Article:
IGM Interviews – Robert Smith & Chase Bethea (Fenrir Studios)
Forgive me, but I can’t not open with this terrible line: There’s a Dark Storm brewing, and the team at Fenrir Studios plan on bringing it to a PC and Mac near you. Belonging to the stealth-action shooter genre, Dark Storm is an episodic adventure featuring Amber, a tough and capable lady on a mission of survival. The game is apparently already a big deal, reaching over 3,500 yes votes in a single day on Steam Greenlight. (As of today, the game has officially been given the Greenlight thumbs up.) With all systems now go in terms of developing for PC, I had the opportunity to speak with Lead Programmer Robert Smith, along with Senior Sound Designer Chase Bethea, about what to expect from a game that boasts “dynamic AI” and a “unique Heads-Up display.” You might want to bring an umbrella, and hang onto something.
Indie Game Magazine: According to your press kit, Fenris studios has over 50 artists and programmers. That’s a pretty huge team for an indie studio. How did you guys get to be such a large group?
Robert Smith: That would be the team as a whole. Currently, the project is around 20 main developers that put in on a daily basis.
IGM: Oh, okay. And you guys have a studio, or work remotely?
Robert: We currently work remotely, but some members of the team do live nearby and regularly meet.
IGM: Dark Storm was initially conceived way back in 2006. How much has changed between then and now in terms of the the game’s story and gameplay mechanics?
Robert: So the project was conceived early in high school, but it was an idea that was built into our senior project. It was initially based on the Source engine, but shortly after the release of UDK, we made the transition and started learning the pipeline and recruiting. With that change, we rethought how it would play, and over time, it’s changed systemically since its first iteration. We wanted to give players the concept of choice of how to approach situations, and the tools to support that. In early versions, we didn’t have the togglable 3P, or even shoulder switching, it was a typical run-of-the-mill shooter; but over time it evolved into stealth-action, and we implemented such features to better support that base, such as the assassinations system and ISIS.
IGM: One of the features of the game is a “unique heads-up display.” Can you tell me what makes the HUD in Dark Storm so special, or different?
Robert: ISIS is the unique heads-up display that, in a way, will show feedback and outline friend and foe, allow you to monitor information readouts on personnel and enemies and, in real-time, be able to see the current state of AI targets in text readout. (i.e. Patrolling, Alerted, and Roaming AI states.) It will alert you about nearby enemies and allow you to access nearby camera grids in a local vicinity, giving you critical information to get out of jams
IGM: Dark Storm also boasts “Dyanmic AI” that scales to the player’s ability level. Can you talk a little more about what that means? Are there specific examples of how AI will adapt to player performance?
Robert: From a gameplay perspective, we designed the game from the ground up around the concept of choice. From the AI, to the 3rd person toggle camera, and the 1st person angle. We wanted to throw an objective at the player and let them decide how they want to approach it. Whether it’s retrieving a keycard, or saving hostages, the games AI paces to that. Say you want to go Action and bring up the body count, you can do that and the game will ramp up and place more enemies and use tactics to bring you down. If you choose a stealth approach, you can get through the objective killing 1-2 guards, using vents and bypassing patrols, and hiding the bodies of the ones unlucky enough to be in your path. With these systems, players can be successful and use them at any time without restriction.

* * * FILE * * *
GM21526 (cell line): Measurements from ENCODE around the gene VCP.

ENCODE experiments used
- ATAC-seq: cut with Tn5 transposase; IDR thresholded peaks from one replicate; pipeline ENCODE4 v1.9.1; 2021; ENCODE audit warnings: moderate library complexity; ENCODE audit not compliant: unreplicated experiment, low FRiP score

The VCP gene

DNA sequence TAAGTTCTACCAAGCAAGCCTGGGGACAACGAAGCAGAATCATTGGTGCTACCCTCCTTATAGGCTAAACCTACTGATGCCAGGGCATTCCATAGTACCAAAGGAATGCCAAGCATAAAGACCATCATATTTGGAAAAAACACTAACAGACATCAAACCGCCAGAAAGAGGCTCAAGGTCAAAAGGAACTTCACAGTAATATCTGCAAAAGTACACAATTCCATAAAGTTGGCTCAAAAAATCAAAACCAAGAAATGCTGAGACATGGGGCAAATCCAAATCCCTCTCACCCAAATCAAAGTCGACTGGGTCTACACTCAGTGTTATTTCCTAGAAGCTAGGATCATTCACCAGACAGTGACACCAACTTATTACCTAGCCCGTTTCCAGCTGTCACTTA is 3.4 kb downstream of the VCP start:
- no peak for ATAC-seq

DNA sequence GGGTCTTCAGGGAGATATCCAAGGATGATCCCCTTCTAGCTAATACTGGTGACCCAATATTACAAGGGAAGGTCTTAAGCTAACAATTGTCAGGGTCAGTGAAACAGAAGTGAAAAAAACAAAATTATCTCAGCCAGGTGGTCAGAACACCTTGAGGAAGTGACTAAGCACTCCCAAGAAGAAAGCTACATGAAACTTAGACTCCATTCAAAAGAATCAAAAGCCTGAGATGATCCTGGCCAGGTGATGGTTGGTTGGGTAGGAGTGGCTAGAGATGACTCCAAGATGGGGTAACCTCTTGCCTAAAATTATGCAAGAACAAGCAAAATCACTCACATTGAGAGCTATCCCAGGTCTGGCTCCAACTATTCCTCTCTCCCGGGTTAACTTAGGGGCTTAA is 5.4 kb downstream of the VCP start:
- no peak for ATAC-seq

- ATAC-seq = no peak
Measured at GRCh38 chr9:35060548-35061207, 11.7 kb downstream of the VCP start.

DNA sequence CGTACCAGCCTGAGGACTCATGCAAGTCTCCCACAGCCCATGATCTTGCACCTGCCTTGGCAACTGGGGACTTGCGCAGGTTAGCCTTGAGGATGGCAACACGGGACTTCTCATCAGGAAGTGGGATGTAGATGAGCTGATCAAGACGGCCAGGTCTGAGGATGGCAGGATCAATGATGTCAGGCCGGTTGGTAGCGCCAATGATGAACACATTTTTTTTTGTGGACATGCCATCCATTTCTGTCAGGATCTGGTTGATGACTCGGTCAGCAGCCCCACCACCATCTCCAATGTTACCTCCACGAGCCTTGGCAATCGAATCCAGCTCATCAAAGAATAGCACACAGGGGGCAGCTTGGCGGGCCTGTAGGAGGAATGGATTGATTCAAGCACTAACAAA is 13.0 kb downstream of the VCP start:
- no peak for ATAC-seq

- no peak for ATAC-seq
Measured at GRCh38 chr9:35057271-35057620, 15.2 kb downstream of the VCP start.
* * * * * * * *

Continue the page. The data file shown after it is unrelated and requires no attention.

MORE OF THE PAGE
IGM: Tell me Chase, how do you create the mood and atmosphere for a stealth-action game through sound?
Chase Bethea: I like to create the mood based on the direction given by the Team Leaders, Robert Smith and Javonni Ortiz. I listen closely to their preferred references and work closely with our co-composer Kenny Zhao. Since the builds for the game have been made, it is easier for me to play the game and do some creative things I feel would work, and mix it together with the direction I was given. I normally draw inspiration from Deus Ex, Metal Gear Solid, Call of Duty, Gears of War, and my classic favorite, GoldenEye 007. By knowing the story, and having the references, inspiration and build, I am able to have a clear picture of the mood and atmosphere. These aspects enable me to create this new sound-world.
IGM: That’s great. What sort of audio cues do you give the player to help guide them through each stealth section?
Chase: My ideas for the cues are to slightly intensify the feeling of being caught if they are near danger. I will probably do this through a musical cue and a few sound design ideas, such as heart beats, breaths and other things I can add to the environment. I will probably add elements that will become vital to listening to everything the player is around, which will push two of their senses to the limit. The player won’t just have to look around with the camera, they will have to listen around carefully as well.
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